The New Good Life

The New Good Life: Living Better Than Ever in an Age of Less by John Robbins

Jeff and I read this book together. It was one of those times I was just browsing books and stumbled upon it. I read his earlier bestseller, Diet for a New America, years ago and thought he was brilliant. I didn’t recall much about his life other than the fact that he walked away from the Baskin-Robbins fortune. In this book you learn more about his journey, following his dream and making it doing something he loved and felt passionately about.  Then he is ripped off in an investment scam. He loses his entire life savings AND  is put in financial despair, very nearly losing his home.

He talks about measuring our happiness and success through a different filter. Instead of acquiring more and more material things, he proposes what makes us truly happy is living simply and true to yourself. He believes we need to learn financial restraint and define a new meaning of what success is. It’s not an ordinary book on frugality because he’s not suggesting living in a deprived state but that we carefully consider how and why we buy things and suggests that material things are definitely not what truly matters. There is a chapter on understanding you and your partner’s financial type and then he talks about how to achieve financial freedom.

I found the chapter on assessing how much you actually make really interesting. He includes costs I’d never considered before. I was struck by the cost in time, energy and money for “decompression” after the work day in particular. I’d never considered my booze budget a cost of working before.

He also talks about how to eat. He’s a vegan and in addition to costing less, he speaks very clearly on how how a vegetarian diet would help save our planet. I particularly like this line, “People have begun comparing little or no animal products with driving a Prius (“Vegetaranism is the new Prius”) and likewise compared eating meat with driving a Hummer. But this comparison, as striking as it is, actually understates the amount of greenhouse gases that stem from meat.”

I find myself continuing to think about many of the gems in this book. I’ve thought for years that simplifying life as much as possible is the key to feeling peaceful for me. This book gives lots of steps and guidelines on how to do that. I highly recommend it.

What Amazon says: How do you define the good life? For many, success is measured not by health and happiness but by financial wealth. But such a worldview overlooks the important things in life: personal contentment, family time, spirituality, and the health of the planet and those living on it. A preoccupation with money and possessions is not only unhealthy, it can also drain the true joy from life.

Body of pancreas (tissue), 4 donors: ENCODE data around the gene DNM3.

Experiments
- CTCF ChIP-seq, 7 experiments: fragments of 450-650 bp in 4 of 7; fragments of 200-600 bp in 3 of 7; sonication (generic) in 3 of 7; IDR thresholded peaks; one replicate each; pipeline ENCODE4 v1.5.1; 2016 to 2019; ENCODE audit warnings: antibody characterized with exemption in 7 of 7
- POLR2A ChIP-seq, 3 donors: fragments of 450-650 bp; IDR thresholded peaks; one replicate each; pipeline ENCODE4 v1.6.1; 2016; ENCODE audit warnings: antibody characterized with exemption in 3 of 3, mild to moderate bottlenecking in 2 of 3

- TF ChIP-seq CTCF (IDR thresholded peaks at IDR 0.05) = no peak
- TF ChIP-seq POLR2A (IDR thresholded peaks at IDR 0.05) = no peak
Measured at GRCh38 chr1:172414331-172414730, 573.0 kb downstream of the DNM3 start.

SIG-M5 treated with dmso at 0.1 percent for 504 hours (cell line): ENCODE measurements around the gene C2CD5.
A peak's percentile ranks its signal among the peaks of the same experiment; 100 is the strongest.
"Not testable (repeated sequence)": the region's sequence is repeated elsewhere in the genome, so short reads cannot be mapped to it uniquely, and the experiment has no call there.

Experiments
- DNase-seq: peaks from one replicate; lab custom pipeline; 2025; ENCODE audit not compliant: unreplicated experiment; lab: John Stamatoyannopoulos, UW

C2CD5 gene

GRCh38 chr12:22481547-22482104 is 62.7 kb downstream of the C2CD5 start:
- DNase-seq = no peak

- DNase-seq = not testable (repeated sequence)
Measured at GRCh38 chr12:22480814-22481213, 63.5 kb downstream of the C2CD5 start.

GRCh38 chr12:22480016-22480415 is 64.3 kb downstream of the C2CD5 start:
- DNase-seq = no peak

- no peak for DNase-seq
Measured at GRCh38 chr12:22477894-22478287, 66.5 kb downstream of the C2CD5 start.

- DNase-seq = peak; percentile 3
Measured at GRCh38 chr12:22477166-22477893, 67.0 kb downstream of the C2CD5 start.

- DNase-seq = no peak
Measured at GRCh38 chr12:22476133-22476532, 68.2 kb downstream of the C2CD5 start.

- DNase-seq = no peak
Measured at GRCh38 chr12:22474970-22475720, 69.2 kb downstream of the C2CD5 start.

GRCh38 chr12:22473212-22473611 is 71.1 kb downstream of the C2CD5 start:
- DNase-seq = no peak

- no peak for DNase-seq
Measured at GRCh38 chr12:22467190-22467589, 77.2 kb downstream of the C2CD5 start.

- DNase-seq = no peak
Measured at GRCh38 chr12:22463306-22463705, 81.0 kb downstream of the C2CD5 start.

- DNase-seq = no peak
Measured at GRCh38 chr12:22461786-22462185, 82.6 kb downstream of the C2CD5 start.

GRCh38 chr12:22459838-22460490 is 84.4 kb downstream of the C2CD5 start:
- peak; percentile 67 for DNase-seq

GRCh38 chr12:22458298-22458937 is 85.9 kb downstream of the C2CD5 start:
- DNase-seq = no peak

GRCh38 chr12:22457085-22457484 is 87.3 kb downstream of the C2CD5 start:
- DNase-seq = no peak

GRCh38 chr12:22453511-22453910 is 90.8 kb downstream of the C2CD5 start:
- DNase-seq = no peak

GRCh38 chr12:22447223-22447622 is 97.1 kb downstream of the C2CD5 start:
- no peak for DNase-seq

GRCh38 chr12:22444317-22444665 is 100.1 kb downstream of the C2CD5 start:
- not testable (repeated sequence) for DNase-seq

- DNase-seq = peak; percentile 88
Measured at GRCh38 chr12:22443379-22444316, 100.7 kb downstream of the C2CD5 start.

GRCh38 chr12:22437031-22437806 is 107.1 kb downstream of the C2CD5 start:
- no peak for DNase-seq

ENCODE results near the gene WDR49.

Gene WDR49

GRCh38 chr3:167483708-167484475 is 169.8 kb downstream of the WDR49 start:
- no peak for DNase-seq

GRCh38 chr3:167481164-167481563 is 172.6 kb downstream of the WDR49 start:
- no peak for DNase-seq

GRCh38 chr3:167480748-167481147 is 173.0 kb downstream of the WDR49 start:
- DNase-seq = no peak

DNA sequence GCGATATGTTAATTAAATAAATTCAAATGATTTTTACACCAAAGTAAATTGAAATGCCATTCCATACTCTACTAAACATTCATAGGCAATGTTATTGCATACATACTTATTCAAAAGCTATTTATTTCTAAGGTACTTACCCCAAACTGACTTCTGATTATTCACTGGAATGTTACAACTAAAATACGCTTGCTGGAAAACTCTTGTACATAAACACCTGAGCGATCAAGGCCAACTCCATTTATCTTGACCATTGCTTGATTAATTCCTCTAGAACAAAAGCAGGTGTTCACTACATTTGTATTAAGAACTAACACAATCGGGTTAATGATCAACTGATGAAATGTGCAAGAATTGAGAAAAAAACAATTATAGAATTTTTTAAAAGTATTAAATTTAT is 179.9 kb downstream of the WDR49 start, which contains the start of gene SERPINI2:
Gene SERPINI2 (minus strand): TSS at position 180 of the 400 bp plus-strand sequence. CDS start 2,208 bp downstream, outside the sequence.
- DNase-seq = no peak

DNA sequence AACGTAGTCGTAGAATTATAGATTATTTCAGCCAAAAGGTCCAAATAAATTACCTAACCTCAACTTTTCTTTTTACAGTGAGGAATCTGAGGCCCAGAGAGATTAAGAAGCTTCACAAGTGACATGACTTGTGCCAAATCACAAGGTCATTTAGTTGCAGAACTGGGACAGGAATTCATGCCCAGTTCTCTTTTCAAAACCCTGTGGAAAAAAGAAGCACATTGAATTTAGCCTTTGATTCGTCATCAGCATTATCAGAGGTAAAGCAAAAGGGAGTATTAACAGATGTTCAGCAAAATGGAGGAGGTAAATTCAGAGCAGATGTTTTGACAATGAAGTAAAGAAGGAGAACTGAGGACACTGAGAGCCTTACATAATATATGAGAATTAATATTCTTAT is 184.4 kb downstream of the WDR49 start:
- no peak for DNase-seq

In recent years, millions have watched their American Dreams go up in smoke. The international financial collapse, inflation, massive layoffs, and burgeoning consumer debt have left people in dire financial straits—including John Robbins, a crusader for planet-friendly food and lifestyle choices, who lost his entire savings in an investment scam. But Robbins soon realized that there was an upside to our collective financial downturn: Curtailed consumerism could lead us to reassess our lives and values.

The New Good Life provides a philosophical and prescriptive path from conspicuous consumption to conscious consumption. Where the old view of success was measured by cash, stocks, and various luxuries, the new view will be guided by financial restraint and a new awareness of what truly matters. A passionate manifesto on finding meaning beyond money and status, this book delivers a sound blueprint for living well on less. Discover how to

• create your own definition of success based on your deepest beliefs and life experience
• alleviate depression, lower blood pressure, and stay fit with inexpensive alternatives for high-cost medications
• develop a diet that promotes better health—and saves you money
• plan for—and protect yourself from—future economic catastrophes
• cut down on your housing and transportation costs
• live frugally without deprivation
• follow in the footsteps of real people who have effectively forged new financial identities

The New Good Life provides much-needed hope and comfort in a time of fear and uncertainty. Here is everything you need to develop high-joy, low-cost solutions to life’s challenges. Practical and timely, this book equips you with the skills needed not only to survive but to thrive in these challenging times.

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About Karen Wiens

I'm a vegan, Harley riding, runner who loves to eat, cook, read, travel and experience new things. My family and friends are what is most important to me. I believe that what makes you unique is what makes you interesting. Let your freak flag fly! Connect with me on Google+ Karen Wiens

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